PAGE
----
Now create a new table that will be used to store the audit trail of Stock Level changes. Execute the SQL
CREATE script below.
CREATE TABLE [dbo].[DimProductStockLevelAudit]( [ProductKey] [int] NOT NULL, [ProductAlternateKey] [nvarchar](25) NULL, [OldStockLevel] [int] NOT NULL, [NewStockLevel] [int] NOT NULL, [DateChanged] [datetime] NOT NULL ) ON [PRIMARY]
Note that the
ProductAlternateKey column is essentially the unique Product Code or identifier for a product as defined in the
Now for the Trigger…
CREATE TRIGGER StockLevelAudit ON dbo.DimProduct FOR UPDATE AS BEGIN -- Only process if the Stock Level has been updated. IF UPDATE(StockLevel) BEGIN -- Inserting using the SELECT ensures that we capture all Stock Level changes. -- Triggers fire one time per command that makes a change to the table. INSERT INTO dbo.DimProductStockLevelAudit (ProductKey, ProductAlternateKey, OldStockLevel, NewStockLevel, DateChanged) SELECT i.ProductKey, i.ProductAlternateKey, d.StockLevel, i.StockLevel, GETDATE() FROM Inserted i -- 'Inserted' contains copies of the new values which have been updated in the virtual table. JOIN Deleted d ON i.ProductKey = d.ProductKey -- 'Deleted' contains copies of the old values which have been replaced. WHERE i.StockLevel <> d.StockLevel -- Only log changes if the Stock Level is different. END END
The above Trigger follows the same pattern as the basic template which was documented in the previous section.
First, the Trigger is given a name i.e. ‘StockLevelAudit’, then the name of the table to attach the Trigger to is specified i.e.
The Trigger will fire whenever an
UPDATE command has been executed against the table, as per the
FOR UPDATE statement.
The main Trigger logic will only be processed if the ‘StockLevel’ column has been updated as a result of the
IF UPDATE(StockLevel) conditional check.
Next, we insert records into the
dbo.DimProductStockLevelAudit table by retrieving the column values we are interested in from the ‘Inserted’ and ‘Deleted’ logical tables.
The ‘Deleted’ table is joined to the ‘Inserted’ table on the ProductKey column.
Lastly, we ensure that we only create an audit table record if the Stock Level was actually changed, as opposed to just being updated to the same value.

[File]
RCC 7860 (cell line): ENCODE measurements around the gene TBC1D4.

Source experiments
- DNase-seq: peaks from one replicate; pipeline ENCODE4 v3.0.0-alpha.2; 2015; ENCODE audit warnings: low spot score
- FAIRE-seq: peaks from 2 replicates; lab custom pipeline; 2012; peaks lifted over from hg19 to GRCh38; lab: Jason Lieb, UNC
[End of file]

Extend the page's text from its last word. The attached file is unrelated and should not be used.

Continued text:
After creating the Trigger, try updating the ‘StockLevel’ column in the
dbo.DimProduct table for a few products.
You should see a record in the
dbo.DimProductStockLevelAudit table for every Stock Level value that was updated.
As you can imagine, Triggers that are similar to the one we have just defined have the potential to be very useful for many different auditing and logging requirements.
Other use cases could include updating a column based on the value of another column and correcting issues at the database level until a software fix can be applied.
Now that you’ve seen how a Trigger can be fired whenever particular columns in a table have been updated, I recommend that you try creating a Trigger that executes whenever
DELETE commands are issued.
INSTEAD OF Triggers can also be useful, and as the name suggests, they are executed instead of applying the results of the command which triggered them. This is a very powerful concept, but must be applied with caution since an
INSTEAD OF Trigger completely overrides the original command which triggered it.
In conclusion, SQL Server Triggers are yet another useful tool in your DBA arsenal which are applicable to a number of different scenarios.
Lastly, in addition to the main script included in this article, I have a number of other SQL scripts which you may find useful in my SQL Scripts repository on GitHub.
I hope you enjoyed this post! Comments are always welcome and I respond to all questions.